Interview with Minnesota Opera Artistic Director Dale Johnson; Interview with mezzo-soprano Vivica Genaux
and tenor Bruce Ford
As the first scene opens, there is a lavish party is in progress at the duke's palace. The Duke tells his companion, Borsa, about a young woman who has caught his attention at church. No sooner has he finished describing her than he is talking about another woman, the Countess Ceprano. Borsa warns him to look out for her husband. But the Duke is unconcerned. He considers women to be his playthingsâ€”he claims he simply can't help himself when surrounded by so many pretty faces
The world Margaret Atwood set out to create was inspired by real events from human historyâ€”the attempt of the American Puritans to establish a theocracy, the abortion debate, the presence of fundamentalist regimes.
Host Lauren Rico shares rarely heard selections that were created by women from all over the world. Several historic works are complemented by pieces from more widely heralded contemporary composers. Rico presents a wonderfully broad range of musicians and styles, from 18th-century artist Louise Duval to 20th-century educational pioneer Ruth Crawford Seeger and contemporary film composer Rachel Portman. Ellen Taafe Zwillich, Conni Ellisor, and Mary Howe are among the other musicians featured on the program.
The feature examines current obstacles in the world of classical music that don't involve gender, but have more to do with time and the marketplace. As orchestras struggle to maintain ticket sales, modern composers - male and female - find it increasingly difficult to get their music played and heard. Composers Libby Larsen, Joan Tower, Augusta Read Thomas, and Judith Lang Zaimont join host Lauren Rico to discuss pressing questions facing the industry: Are audiences interested in new musical experiences? Is there a demand for new music when only the standards are programmed? Finally, is it even possible to make a living making music?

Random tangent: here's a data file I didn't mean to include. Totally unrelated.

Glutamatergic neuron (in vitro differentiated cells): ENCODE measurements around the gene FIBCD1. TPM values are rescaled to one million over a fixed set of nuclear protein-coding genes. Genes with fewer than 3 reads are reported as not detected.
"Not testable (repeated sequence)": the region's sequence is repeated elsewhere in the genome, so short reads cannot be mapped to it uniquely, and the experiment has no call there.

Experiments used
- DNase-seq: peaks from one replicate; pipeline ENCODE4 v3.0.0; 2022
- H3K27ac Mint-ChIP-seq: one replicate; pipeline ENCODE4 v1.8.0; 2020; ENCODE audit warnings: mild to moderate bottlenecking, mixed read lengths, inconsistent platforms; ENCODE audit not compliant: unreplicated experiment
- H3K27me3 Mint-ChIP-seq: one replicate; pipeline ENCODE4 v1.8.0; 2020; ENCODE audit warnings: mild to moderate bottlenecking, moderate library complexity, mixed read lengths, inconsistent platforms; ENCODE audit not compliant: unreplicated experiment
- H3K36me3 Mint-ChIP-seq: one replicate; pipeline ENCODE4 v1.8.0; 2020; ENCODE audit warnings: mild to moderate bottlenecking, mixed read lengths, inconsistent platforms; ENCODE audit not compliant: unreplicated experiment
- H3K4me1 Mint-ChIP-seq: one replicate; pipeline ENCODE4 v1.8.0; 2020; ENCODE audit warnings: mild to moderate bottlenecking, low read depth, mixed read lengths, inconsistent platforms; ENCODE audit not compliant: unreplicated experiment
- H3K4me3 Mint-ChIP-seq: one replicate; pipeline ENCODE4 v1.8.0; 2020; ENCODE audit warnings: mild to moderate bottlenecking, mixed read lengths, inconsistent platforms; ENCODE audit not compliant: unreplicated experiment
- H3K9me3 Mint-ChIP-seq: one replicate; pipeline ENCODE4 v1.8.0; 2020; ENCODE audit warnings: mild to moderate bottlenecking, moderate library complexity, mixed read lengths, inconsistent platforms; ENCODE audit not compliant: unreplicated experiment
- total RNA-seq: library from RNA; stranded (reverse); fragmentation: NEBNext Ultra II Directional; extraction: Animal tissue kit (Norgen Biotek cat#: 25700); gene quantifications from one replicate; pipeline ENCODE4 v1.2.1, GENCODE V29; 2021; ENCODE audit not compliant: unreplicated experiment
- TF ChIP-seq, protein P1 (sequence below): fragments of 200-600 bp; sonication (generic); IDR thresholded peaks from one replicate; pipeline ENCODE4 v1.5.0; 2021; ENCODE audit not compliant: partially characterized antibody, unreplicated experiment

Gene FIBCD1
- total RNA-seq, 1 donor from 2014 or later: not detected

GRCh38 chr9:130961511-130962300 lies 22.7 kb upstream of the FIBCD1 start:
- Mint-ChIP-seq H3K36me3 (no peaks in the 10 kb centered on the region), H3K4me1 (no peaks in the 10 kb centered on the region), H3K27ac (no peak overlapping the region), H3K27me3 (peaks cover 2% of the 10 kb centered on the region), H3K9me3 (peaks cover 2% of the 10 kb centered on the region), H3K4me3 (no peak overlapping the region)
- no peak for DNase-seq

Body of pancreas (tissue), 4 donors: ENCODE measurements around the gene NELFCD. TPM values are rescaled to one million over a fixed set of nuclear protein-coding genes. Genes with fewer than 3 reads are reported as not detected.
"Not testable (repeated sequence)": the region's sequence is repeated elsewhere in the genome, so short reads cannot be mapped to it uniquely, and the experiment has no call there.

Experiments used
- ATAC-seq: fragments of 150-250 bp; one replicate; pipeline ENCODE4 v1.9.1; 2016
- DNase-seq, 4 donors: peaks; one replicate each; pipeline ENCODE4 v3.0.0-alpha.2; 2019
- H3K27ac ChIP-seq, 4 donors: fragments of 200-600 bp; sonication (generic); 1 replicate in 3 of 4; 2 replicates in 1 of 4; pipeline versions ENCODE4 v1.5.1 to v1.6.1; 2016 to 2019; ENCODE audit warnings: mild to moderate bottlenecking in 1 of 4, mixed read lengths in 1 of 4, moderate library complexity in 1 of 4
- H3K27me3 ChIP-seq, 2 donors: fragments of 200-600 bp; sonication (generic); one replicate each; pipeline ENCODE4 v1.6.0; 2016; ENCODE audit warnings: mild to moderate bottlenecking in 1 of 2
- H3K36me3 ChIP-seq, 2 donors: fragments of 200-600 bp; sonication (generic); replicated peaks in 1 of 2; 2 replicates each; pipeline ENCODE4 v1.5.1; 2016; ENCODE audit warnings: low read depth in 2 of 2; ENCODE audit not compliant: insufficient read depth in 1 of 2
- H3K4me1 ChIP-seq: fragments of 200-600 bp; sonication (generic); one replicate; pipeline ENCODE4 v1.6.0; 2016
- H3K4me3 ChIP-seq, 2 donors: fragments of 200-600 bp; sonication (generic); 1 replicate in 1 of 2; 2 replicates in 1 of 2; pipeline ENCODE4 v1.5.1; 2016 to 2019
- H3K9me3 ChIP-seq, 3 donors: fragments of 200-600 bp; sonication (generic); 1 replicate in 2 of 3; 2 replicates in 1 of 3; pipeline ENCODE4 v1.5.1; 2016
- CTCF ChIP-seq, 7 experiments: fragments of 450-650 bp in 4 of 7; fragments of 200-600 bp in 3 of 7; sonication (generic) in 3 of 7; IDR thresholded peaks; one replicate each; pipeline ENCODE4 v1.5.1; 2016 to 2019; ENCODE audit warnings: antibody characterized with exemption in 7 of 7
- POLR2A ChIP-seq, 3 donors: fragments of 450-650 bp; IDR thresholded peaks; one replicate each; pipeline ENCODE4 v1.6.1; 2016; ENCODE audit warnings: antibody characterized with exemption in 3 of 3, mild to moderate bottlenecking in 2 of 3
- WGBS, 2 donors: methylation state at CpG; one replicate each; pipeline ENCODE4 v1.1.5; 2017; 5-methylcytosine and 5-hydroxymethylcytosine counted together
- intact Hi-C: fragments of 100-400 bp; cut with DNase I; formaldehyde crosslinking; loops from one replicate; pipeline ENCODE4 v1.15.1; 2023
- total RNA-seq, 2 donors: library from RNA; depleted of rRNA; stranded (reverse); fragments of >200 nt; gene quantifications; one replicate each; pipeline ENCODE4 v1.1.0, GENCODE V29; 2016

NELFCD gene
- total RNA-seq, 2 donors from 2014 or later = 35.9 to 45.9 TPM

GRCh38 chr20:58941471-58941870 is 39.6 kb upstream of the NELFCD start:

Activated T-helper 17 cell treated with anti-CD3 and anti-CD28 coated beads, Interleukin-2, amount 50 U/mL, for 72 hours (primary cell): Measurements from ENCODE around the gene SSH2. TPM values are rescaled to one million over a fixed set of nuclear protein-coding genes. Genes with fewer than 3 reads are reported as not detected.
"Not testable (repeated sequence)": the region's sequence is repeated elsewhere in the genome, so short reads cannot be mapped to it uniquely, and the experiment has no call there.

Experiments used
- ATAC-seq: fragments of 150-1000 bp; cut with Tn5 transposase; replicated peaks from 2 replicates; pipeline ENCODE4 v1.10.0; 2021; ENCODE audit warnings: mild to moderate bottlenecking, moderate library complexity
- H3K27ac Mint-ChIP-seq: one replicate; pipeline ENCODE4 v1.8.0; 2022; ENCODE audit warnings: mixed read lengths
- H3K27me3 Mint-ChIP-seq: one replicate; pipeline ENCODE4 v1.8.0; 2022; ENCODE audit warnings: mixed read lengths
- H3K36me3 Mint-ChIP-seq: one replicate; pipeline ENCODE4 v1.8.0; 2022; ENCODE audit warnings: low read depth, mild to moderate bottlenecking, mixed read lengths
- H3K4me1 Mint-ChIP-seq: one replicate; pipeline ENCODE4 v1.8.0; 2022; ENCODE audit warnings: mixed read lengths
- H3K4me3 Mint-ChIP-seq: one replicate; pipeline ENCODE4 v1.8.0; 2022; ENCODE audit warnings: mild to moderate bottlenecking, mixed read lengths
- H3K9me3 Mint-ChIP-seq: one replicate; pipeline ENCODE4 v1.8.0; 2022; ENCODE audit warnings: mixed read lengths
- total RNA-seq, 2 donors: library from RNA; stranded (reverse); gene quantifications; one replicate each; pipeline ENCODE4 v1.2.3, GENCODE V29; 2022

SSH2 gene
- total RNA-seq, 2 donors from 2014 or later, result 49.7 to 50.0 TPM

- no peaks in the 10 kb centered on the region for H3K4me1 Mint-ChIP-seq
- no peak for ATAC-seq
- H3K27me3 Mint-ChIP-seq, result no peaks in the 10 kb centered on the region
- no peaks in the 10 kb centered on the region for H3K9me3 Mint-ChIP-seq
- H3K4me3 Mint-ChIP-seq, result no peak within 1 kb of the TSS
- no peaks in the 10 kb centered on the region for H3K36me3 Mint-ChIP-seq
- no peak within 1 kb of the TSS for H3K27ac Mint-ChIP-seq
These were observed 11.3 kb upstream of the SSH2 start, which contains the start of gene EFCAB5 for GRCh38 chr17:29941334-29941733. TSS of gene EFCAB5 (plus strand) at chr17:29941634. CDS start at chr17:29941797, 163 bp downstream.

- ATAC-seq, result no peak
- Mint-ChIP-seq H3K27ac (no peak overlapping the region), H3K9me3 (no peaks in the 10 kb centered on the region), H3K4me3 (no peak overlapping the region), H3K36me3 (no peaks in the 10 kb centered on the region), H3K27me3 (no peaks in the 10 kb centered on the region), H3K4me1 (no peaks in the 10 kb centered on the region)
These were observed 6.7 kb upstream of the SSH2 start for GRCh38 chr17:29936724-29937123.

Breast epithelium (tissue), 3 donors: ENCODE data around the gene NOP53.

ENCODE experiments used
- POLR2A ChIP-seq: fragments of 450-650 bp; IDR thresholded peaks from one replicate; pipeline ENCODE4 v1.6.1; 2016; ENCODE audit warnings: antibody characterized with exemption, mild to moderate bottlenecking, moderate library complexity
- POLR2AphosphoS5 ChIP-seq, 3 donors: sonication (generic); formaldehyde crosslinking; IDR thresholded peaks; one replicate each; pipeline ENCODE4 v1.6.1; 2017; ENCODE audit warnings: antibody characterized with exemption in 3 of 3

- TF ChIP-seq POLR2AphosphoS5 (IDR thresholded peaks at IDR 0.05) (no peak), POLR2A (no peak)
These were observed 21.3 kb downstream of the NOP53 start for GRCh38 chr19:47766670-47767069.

Composer Mark Adamo paid a visit to the Twin Cities for the Minnesota premiere of his opera Little Women. Based on the beloved novel by Louisa May Alcott, Little Women is a glimpse into the life of one New England family during the Civil War.
In 1900 it was virtually unheard of for a woman to play in an orchestraâ€”let alone conduct one. A century later, audiences are still surprised when the person who steps onto the podium is female. Instrumental Women: Conducting Business looks at the challenges facing women in the field of conductingâ€”from education to community outreach.
Female musicians in the United States have gone from playing piano in their families' drawing rooms during the early 20th century to conducting or composing for some of the country's most renowned orchestras today. But it hasn't been an easy road to travel. Women who have faced incidents of prejudice in their careers as musicians recount the hurdles they've had to overcome in Instrumental Womenâ€”a two-hour radio special that celebrates women's contributions to 20th century classical music.